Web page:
The provincial interior of Matanzas, wedged between the two touristic poles of Varadero and the Península de Zapata, is dominated by agriculture, with islands of banana and vegetable crops dotting the seas of sugar-cane fields. There are a few small towns in this sparsely populated territory – a couple of the larger ones, Colón and Jovellanos, are on the Carretera Central, the main road bisecting the northern half of the province. Away from the highway the smaller, more picturesque hamlet of SAN MIGUEL DE LOS BAÑOS is one of the province’s lesser-known treats, off the official tourist track and accessible only by car, hidden away in its own cosy valley 25km southwest of Cárdenas. A cross between an alpine village and a Wild West ghost town, this once opulent settlement has lost most of its wealth, with the wood-panelled ranch-style houses and villas on the hillside among the few reminders of what San Miguel de los Baños once was. These faded signs of success are part of the enchantment of a place that made its fortune during the first half of the twentieth century through the popularity of its health spa and hotel, the Balneario San Miguel de los Baños, still one of the focal points for visits here, along with the public swimming pool and the Loma de Jacán.Read More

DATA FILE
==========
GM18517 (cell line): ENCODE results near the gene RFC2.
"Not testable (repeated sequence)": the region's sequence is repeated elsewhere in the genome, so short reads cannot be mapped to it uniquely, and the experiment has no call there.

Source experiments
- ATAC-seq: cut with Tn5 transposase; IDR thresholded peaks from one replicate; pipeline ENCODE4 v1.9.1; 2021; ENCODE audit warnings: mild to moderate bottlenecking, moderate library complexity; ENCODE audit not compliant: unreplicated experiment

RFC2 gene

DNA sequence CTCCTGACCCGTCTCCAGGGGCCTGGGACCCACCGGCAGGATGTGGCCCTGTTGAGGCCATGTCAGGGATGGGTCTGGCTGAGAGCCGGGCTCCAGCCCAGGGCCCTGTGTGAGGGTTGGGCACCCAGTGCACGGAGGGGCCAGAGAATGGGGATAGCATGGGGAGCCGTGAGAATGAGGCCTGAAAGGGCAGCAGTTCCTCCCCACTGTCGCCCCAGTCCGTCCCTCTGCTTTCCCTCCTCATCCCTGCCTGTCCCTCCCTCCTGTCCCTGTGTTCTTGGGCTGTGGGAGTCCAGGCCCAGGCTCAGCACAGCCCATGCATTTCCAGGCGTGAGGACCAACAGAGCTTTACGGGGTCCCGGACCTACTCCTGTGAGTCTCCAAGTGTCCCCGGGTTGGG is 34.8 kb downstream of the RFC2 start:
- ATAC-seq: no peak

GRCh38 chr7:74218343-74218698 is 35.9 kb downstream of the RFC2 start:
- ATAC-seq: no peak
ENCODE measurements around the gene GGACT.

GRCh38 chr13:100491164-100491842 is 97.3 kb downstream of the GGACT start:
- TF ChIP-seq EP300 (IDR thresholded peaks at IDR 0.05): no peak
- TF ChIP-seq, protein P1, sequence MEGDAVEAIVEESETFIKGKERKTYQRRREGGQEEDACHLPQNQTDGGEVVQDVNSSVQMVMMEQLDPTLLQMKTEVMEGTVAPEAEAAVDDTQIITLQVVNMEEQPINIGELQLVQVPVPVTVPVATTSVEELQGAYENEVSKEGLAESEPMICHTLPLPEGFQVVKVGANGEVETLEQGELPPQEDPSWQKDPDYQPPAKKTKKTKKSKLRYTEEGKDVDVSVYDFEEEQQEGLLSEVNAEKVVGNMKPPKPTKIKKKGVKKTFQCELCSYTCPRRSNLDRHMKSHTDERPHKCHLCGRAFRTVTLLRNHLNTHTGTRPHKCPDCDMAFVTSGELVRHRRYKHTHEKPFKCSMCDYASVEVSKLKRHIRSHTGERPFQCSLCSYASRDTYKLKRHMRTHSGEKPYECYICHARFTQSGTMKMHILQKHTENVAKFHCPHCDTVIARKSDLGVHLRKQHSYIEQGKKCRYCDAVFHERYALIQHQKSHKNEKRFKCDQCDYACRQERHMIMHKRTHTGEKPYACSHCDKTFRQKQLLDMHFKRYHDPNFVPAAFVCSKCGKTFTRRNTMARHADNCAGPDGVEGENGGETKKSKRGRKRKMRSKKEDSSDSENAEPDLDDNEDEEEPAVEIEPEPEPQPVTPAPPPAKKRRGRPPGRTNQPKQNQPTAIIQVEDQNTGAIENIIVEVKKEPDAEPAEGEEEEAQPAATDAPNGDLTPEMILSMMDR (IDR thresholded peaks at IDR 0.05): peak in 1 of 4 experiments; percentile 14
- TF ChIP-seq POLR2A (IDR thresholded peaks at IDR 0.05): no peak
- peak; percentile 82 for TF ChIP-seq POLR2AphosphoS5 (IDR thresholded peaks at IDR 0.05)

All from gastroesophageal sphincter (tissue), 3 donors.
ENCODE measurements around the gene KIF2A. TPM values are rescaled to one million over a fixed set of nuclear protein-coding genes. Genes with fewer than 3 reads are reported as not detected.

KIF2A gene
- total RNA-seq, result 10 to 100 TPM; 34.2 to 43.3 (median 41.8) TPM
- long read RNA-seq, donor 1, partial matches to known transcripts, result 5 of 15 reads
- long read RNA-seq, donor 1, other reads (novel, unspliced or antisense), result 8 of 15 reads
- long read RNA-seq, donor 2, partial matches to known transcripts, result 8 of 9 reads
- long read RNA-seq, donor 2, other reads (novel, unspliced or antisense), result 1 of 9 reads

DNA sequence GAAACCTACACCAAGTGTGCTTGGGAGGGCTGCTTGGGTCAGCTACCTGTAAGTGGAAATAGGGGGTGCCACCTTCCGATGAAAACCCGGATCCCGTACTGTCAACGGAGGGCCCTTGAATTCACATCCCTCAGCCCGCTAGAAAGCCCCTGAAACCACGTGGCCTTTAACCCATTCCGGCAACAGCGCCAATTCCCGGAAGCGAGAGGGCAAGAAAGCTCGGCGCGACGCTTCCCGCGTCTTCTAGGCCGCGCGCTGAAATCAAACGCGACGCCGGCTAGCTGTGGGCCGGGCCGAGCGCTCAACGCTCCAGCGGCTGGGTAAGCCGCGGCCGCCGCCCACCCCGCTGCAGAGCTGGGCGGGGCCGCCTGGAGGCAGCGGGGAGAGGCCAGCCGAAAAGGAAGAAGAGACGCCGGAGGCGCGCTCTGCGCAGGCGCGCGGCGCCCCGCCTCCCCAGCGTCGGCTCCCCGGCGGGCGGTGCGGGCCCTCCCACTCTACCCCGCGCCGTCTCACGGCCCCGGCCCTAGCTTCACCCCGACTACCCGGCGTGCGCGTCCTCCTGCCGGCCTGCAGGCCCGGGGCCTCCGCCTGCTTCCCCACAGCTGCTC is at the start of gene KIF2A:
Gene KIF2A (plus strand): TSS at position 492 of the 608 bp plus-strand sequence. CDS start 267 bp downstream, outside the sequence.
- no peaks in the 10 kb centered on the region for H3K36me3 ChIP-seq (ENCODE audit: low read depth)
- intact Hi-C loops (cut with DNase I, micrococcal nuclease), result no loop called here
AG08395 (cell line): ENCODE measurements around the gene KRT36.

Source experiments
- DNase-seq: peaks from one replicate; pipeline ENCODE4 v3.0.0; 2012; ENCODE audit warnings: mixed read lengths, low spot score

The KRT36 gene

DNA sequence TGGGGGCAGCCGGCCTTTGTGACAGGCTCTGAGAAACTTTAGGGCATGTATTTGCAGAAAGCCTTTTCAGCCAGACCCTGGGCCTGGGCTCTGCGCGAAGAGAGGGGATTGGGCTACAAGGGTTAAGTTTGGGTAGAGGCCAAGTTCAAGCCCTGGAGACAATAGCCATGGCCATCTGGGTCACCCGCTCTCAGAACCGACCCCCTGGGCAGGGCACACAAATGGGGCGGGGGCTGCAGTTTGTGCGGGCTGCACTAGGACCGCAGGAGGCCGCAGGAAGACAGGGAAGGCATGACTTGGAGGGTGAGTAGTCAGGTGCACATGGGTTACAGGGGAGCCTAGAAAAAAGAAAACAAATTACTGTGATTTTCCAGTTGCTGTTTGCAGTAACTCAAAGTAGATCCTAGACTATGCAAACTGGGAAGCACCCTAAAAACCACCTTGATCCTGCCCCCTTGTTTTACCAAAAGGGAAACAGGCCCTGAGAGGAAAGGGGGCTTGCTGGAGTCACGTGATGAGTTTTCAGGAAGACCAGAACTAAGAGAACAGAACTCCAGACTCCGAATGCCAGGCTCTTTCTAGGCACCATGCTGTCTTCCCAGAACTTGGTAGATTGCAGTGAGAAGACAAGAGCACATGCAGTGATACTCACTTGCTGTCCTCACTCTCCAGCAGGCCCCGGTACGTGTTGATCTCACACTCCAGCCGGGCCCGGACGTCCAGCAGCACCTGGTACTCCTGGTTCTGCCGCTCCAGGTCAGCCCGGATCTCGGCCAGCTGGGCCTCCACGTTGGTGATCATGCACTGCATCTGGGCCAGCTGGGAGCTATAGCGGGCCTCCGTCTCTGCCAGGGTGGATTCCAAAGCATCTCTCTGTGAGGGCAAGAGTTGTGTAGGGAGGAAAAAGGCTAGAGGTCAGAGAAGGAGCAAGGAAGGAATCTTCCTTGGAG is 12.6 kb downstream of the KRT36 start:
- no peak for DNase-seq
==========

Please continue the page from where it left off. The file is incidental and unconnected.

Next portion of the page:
Balneario San Miguel de los Baños
Balneario San Miguel de los Baños
Located near the centre of the village, the turreted, mansion-like Balneario San Miguel de los Baños had its heyday in the 1930s but is now completely derelict, though you can still wander through its entrancingly overgrown gardens. At the rear of the building and spread around the garden, the red-brick wells and Romanesque baths built to accommodate the sulphurous springs that were discovered here in the mid-nineteenth century are still more or less intact, though the pools of water slushing around in them are no longer fit for human consumption. The three wells are themselves only about 3m deep; each was supplied from a different source and the supposed healing properties of the waters differed accordingly. With the stone benches encircling the centre of the garden and the wall of shade provided by the old trees, this is a pleasant spot for a picnic, the silence broken only by the sound of running water.